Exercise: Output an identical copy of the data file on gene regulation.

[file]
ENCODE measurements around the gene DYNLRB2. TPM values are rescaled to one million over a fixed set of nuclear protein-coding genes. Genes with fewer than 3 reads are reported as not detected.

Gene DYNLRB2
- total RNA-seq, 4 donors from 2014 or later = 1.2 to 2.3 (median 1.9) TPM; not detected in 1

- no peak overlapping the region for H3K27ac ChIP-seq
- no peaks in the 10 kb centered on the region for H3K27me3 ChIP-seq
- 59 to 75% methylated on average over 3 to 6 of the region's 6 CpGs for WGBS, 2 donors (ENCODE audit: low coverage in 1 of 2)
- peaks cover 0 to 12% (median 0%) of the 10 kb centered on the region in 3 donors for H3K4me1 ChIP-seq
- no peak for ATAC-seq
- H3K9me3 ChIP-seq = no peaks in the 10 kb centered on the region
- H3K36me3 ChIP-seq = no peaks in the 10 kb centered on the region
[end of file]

ENCODE measurements around the gene DYNLRB2. TPM values are rescaled to one million over a fixed set of nuclear protein-coding genes. Genes with fewer than 3 reads are reported as not detected.

Gene DYNLRB2
- total RNA-seq, 4 donors from 2014 or later = 1.2 to 2.3 (median 1.9) TPM; not detected in 1

- no peak overlapping the region for H3K27ac ChIP-seq
- no peaks in the 10 kb centered on the region for H3K27me3 ChIP-seq
- 59 to 75% methylated on average over 3 to 6 of the region's 6 CpGs for WGBS, 2 donors (ENCODE audit: low coverage in 1 of 2)
- peaks cover 0 to 12% (median 0%) of the 10 kb centered on the region in 3 donors for H3K4me1 ChIP-seq
- no peak for ATAC-seq
- H3K9me3 ChIP-seq = no peaks in the 10 kb centered on the region
- H3K36me3 ChIP-seq = no peaks in the 10 kb centered on the region